characters = self.model('Characters')
    neighbors = characters.visible_to(self.character)
    return self.template('people', people=neighbors)
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Where do the “visible” characters come from? You don’t care. By hiding all of these details from the controller, the developers are free to implement the fetching of this data any way they want, so long as they respect the contract originally specified when this method was created.

And we return a template via a name, but we don’t claim it’s HTML. The instance can figure out its calling context and render accordingly.

The model is your business logic, not your data model. And I’ll go a step further and say a good design choice is to make the model provide services the client needs, with a headless application underneath. By creating a this, you can layer a controller and HTML view on it. If you’re careful, you can have your controller target multiple views and build a native mobile application on top of it, only requiring a new view. You could create a native client/server desktop application, too. If the controllers are too inflexible, that’s OK. They’re tiny and easy to skip. Write thin controllers specifically for your mobile and desktop apps, secure in the knowledge that the application logic is all in your headless application.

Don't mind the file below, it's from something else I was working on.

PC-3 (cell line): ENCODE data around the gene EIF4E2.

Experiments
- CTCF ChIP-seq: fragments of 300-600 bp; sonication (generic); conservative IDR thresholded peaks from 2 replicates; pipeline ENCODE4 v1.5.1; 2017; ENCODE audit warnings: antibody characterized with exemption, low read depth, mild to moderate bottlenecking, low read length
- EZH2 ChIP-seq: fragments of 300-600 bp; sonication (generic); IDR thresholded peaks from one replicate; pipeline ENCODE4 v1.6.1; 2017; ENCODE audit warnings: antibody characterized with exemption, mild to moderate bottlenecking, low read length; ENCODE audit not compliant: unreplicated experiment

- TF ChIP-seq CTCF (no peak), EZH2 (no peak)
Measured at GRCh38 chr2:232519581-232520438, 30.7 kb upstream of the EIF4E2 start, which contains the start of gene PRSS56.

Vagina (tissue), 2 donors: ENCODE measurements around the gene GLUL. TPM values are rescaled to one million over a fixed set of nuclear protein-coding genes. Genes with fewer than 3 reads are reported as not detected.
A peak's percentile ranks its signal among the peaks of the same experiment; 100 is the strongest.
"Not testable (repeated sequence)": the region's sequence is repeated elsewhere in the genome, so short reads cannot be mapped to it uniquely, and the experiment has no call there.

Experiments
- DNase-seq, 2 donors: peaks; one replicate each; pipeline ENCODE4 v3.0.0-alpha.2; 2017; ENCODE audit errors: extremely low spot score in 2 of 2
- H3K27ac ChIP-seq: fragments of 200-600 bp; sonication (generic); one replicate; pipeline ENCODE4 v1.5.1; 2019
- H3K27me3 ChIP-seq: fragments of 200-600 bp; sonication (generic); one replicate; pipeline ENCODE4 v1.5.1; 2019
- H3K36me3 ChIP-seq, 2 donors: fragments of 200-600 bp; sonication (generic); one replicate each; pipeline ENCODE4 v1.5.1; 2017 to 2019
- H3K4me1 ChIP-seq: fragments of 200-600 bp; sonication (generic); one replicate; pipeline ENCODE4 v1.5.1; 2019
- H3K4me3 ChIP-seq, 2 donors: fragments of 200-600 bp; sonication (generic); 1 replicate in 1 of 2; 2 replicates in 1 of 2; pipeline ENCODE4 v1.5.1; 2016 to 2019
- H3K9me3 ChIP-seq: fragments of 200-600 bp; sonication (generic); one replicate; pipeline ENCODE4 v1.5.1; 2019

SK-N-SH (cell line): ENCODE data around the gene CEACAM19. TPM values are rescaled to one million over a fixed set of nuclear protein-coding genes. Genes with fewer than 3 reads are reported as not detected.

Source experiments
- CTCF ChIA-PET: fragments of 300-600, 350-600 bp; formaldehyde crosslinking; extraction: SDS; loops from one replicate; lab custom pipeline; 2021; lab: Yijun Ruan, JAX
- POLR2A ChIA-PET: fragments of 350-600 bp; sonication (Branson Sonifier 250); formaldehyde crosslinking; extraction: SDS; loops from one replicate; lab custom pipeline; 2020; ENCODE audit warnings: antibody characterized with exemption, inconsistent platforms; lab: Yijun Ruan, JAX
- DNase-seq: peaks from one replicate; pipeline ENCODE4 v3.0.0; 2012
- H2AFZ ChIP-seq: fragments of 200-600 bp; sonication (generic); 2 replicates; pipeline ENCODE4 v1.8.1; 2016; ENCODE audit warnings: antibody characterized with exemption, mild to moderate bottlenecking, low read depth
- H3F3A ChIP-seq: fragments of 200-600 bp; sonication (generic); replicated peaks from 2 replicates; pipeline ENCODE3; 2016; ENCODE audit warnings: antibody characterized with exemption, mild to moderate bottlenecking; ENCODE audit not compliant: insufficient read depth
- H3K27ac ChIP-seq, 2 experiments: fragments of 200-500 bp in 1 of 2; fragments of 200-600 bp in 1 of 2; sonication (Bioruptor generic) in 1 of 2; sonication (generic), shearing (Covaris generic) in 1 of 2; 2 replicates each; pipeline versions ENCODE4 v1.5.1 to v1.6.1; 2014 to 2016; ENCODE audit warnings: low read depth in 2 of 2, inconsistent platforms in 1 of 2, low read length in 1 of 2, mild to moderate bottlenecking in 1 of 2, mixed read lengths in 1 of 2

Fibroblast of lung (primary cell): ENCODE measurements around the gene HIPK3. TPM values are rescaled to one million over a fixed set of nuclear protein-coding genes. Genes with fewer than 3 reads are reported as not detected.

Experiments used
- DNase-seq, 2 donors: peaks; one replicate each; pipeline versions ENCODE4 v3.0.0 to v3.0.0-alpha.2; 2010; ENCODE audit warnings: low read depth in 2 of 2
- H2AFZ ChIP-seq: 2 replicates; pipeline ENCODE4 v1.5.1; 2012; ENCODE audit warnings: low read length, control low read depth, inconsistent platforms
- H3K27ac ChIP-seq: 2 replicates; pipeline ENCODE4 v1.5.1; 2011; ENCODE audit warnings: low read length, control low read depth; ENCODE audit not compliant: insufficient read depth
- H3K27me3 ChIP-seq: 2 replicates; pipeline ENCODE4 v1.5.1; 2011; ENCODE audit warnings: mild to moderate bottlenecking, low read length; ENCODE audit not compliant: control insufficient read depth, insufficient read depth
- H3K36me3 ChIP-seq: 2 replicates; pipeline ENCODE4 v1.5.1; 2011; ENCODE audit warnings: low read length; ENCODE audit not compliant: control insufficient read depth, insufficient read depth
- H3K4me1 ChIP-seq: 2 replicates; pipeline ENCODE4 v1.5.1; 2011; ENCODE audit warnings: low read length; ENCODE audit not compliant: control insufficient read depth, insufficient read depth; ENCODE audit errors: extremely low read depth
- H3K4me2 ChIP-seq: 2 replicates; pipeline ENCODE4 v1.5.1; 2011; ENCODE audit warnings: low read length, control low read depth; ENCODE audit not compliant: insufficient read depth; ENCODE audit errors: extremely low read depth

MVC controllers should be like air traffic controllers: they don’t fly the plane, they just tell them when to takeoff and land. When you write controllers without logic, that are only able to connect the view to the model, you’re writing better software.

Discussion (14)

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brtastic profile image
brtastic